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Author Topic: school me on Mountain Goats  (Read 670 times)

Offline jstone

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school me on Mountain Goats
« on: January 29, 2017, 09:58:29 AM »
You see the elk and deer and some sheep at the feeding stations. Where do the mountain goats go when the snow hits? I am sure they are. tougher so they just move down into the valleys? The ones up Chelan do they go down to the lake and hang out for the winter? Just looking to get educated.

Thank You

Offline JimmyHoffa

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Re: school me on Mountain Goats
« Reply #1 on: January 29, 2017, 10:01:54 AM »
I think they go to more treed areas.  As long as the trees are above the snow, they can still get food--munch on the moss on the trees.

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Re: school me on Mountain Goats
« Reply #2 on: January 29, 2017, 10:07:25 AM »
I think they go to more treed areas.  As long as the trees are above the snow, they can still get food--munch on the moss on the trees.

 :yeah:

They don't migrate far, just to get cover from the wind. They are one tough animal.  ;)
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Offline Okanagan

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Re: school me on Mountain Goats
« Reply #3 on: January 29, 2017, 10:46:07 AM »
You see the elk and deer and some sheep at the feeding stations. Where do the mountain goats go when the snow hits? I am sure they are. tougher so they just move down into the valleys? The ones up Chelan do they go down to the lake and hang out for the winter? Just looking to get educated.

Thank You

Some of them move to windswept ridges rather than go down to lower elevation, and depend on wind to clear enough snow to feed.  They will bed in tiny wind protected pockets not much larger than their body, as in the lee of a boulder or a stair step ledge. Some such calm pockets have wind blasting past an arm's reach away.  Tough is an understatement.


Online elkboy

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Re: school me on Mountain Goats
« Reply #4 on: January 29, 2017, 11:25:17 AM »
If you are really interested, I recommend "A beast the color of winter" by Douglas Chadwick. Great book on goats.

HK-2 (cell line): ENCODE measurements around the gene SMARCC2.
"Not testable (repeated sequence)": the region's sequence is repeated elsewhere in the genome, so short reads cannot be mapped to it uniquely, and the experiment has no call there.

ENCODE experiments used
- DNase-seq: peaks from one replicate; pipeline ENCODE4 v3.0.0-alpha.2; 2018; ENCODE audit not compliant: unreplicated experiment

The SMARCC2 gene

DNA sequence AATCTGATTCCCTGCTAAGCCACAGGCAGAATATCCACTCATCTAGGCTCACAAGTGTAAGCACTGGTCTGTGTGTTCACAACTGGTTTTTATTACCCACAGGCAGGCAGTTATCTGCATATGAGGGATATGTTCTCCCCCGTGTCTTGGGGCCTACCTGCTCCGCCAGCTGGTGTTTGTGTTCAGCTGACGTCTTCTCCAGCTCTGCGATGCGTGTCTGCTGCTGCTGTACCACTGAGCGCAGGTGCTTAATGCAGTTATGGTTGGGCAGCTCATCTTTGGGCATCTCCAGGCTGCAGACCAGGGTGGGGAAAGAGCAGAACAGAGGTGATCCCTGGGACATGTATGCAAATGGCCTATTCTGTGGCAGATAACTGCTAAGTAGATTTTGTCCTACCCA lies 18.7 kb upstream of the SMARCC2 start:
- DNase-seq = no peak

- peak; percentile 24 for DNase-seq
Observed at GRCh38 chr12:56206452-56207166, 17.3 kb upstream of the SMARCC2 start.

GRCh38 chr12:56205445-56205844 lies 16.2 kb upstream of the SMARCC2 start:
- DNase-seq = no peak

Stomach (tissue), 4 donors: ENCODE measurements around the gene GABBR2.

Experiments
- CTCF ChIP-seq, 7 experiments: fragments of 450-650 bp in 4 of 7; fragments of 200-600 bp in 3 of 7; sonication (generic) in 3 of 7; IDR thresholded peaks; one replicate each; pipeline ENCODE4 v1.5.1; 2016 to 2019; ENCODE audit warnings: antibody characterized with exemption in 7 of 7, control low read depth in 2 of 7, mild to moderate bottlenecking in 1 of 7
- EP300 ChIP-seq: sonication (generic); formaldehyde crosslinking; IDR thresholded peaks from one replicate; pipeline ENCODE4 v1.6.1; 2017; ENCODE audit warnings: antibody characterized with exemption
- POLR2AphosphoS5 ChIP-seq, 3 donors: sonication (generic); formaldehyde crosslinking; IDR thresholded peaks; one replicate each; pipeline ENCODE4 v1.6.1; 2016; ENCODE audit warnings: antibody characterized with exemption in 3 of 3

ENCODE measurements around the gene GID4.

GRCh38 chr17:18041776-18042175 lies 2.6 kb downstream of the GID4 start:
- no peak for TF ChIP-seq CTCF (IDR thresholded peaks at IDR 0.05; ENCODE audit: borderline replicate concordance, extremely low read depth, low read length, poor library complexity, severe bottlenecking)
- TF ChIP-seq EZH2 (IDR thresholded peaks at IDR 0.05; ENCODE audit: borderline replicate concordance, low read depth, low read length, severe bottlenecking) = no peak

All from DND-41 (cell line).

And like Okanogan says, windy ridges that remain snow-free are pretty important to goats. These can be at pretty high elevation! Sedges, grasses, low shrubs, and tree lichens ("witch's hair") are all important.

That said, keeping low elevation winter habitat more open (ie, not in dense forest) can benefit goats. This is especially important in the dry interior forests that have missed several fire cycles and become more dense. Goats tend to avoid dense forests.

Offline mountainman

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Re: school me on Mountain Goats
« Reply #5 on: January 29, 2017, 01:18:17 PM »
Read my copy many time over! Very informative👍
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Offline jstone

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Re: school me on Mountain Goats
« Reply #6 on: January 29, 2017, 04:14:44 PM »
thanks I knew they are tough but didn't think they still stayed up high. I will have to check out a book and do some good reading.

Thanks Again

Offline JLS

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Re: school me on Mountain Goats
« Reply #7 on: January 29, 2017, 04:32:32 PM »
I was spring bear hunting once, and glassed a goat at 10k feet on a windswept ridge.  As Okanogan and elkboy said, they are incredibly tough and can winter on very high and barren ridges.  They also like to utilize semi-open Douglas fir slopes.
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